There exist those weird moments in life when pictures of the past, flash upon you and brutally drag you to younger ages!
A split-hair second becomes a time-machine, triggered by a smell, a reminiscent glimpse, a familiar face of a stranger. A typically indifferent moment, instead of passing by, decides to stay and play with you, your memories or your long-forgotten thoughts.
Memories that lay hidden at the deepest corners of the brain, expose themselves and pose all sorts of difficult questions… Not personally to you! But rather to the kid that you always hide: “When did I last meet this now-lost friend? What were my last words to him?“. “Did I know back then, at this typical afternoon “goodbye”, that I would never see her again?”. “Where is the toy that I cherished as a child? When I last placed it in the toy-drawer tens of years ago, did I know it would be forever?“. “Why am I not missing all these? What has changed?”
Questions unasked and never answered.
Relations and emotional links that are torn apart, neither by a firm decision nor by a powerful choice or a necessity. But rather by the strongest element of nature: Time.
The long and winding road to oblivion… And then! This tiny second… This powerful glimpse… This intrusive force that brings your lost childish thought or deeply buried picture back to the surface!
I was literally spending my last minutes in Nafplio town, the former capital of Greece. We were to depart in less than an hour. It was probably the eighth visit to this picturesque place, but this time I had my camera with me.
Magnificent scenes shoved over to my face, mercilessly. Beauty unleashed without any need to seek it. Nafplio photos easily captured but void of any feeling of success that comes after working hard for them. Scouting the place, chasing the light and being the first to conquer a magic moment is probably the thrust behind any photo venture. But without them? A feeling of “I have been here too…”. It’s like searching for a secret passage, only to find that it exists but it’s now a touristic highway with signs pointing to it everywhere.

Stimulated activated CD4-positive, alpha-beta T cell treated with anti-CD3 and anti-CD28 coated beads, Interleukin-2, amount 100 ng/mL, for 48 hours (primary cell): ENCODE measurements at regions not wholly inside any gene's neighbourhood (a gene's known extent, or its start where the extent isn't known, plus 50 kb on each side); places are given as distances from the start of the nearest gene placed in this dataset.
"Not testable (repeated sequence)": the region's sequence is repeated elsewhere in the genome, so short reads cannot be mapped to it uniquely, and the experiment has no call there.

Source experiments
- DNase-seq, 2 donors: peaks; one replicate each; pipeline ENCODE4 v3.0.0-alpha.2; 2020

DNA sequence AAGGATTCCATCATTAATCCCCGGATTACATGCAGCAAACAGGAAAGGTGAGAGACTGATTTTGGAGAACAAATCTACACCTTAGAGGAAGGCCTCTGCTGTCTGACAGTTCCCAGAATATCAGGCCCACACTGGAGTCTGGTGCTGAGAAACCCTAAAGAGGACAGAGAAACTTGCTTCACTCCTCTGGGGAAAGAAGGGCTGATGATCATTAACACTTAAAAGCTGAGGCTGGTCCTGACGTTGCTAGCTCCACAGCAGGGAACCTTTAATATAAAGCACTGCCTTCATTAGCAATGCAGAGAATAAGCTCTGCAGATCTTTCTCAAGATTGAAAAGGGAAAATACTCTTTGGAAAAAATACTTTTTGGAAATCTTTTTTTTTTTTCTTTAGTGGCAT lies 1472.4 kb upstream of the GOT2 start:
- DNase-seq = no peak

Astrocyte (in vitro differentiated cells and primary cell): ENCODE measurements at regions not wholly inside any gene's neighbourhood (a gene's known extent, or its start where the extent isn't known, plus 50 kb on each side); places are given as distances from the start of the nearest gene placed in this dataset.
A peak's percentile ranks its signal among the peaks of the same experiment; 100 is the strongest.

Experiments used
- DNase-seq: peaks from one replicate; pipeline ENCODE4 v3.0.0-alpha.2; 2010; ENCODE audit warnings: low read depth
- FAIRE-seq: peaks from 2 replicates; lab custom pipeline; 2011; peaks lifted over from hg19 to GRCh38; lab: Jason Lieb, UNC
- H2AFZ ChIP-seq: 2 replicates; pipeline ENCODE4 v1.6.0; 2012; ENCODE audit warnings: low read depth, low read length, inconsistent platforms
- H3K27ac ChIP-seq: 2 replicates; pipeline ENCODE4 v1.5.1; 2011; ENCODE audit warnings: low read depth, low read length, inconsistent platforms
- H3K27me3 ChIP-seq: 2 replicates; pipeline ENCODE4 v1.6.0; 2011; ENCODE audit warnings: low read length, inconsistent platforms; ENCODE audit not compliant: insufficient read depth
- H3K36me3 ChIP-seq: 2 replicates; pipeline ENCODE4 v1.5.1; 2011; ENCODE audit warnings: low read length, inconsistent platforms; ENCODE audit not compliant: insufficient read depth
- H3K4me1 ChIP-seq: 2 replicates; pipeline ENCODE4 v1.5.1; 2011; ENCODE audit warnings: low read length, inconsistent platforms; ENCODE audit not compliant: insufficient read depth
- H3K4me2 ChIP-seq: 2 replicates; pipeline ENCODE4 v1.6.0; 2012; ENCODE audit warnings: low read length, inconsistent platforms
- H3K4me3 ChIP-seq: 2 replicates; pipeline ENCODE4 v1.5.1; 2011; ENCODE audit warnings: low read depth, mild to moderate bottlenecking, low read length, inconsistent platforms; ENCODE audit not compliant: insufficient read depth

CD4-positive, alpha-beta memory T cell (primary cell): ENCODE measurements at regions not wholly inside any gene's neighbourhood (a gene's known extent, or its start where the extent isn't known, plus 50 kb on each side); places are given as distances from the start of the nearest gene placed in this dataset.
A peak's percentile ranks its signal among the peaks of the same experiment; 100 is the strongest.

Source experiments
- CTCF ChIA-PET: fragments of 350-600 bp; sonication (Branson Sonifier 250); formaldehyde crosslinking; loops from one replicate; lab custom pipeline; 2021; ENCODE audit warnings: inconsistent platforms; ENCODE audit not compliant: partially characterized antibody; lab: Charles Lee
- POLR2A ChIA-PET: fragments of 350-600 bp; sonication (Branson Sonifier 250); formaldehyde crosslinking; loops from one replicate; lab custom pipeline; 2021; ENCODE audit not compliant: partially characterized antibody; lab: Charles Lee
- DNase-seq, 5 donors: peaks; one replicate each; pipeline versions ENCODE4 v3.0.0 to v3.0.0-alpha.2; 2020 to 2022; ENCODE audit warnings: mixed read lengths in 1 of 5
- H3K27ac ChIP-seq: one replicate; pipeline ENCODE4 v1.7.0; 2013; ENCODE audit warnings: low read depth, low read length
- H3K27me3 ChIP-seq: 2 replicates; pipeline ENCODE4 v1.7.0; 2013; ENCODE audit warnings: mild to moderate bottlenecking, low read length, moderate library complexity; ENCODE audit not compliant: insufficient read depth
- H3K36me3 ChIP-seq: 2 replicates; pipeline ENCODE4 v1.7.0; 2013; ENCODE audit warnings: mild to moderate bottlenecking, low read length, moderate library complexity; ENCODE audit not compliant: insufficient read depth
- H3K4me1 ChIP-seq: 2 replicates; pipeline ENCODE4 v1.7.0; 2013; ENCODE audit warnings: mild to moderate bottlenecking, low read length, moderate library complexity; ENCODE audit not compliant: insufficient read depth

But life when mixed with the ingredients of time and place, plays games. And at the last corner, possibly at my last steps at the alleys of Nafplio, I was greeted with that second, this time-machine of mine that brought me back almost 35+ years…
A thought that re-surfaced. My bicycle that I had as a kid, standing against a wall! Or should I say still waiting for me… When did I last ride it? When did I last greet it? What roads did I last cross with it! Was I playing the good or the bad guy?
Questions unasked and never answered.
Only this bike, serving to remind me what I had long forgotten.
And then these steps ahead, moving upwards. As if I had left my bicycle to oblivion, to ascend life, exiting the childhood picture at the first alley. A place now empty cause I had to grow up. I had to grow up. And I had to change scene. Not that I intended to… But you see, it’s always this vicious element: Time.
This otherwise “indifferent” millisecond in time decided to play with me, bringing past moments and thinking that it would bury again to the deep sea of subconscious.
But I had my camera with me! And since it wanted to play with me, I wanted too! It was my spontaneous decision to hold this memory alive. A shameless decision to keep all these unasked questions at the foreground. Even if I could still not answer them!
I composed the scene to include the bicycle and the stairs ahead. I shot two photos of my childhood that later processed. I do remember capturing this place. I am not sure about the time though. Was it afternoon? What was the day? And the year?
One thing was sure… I had embarked on an unbalanced fight. I was challenged by this playful “second in time” and -on my part- I was determined to not let it go this time.
Can I please keep my bike or my youth reminiscence, vivid? I am not sure!
Despite my best efforts, it’s always this vicious element that’s going to tell: Time…
(Since then, the “Nafplio bicycle photo” has been awarded by the Society of Wedding and Portrait Photographers, London in 2011. Luckily the thoughts behind it, are still intact)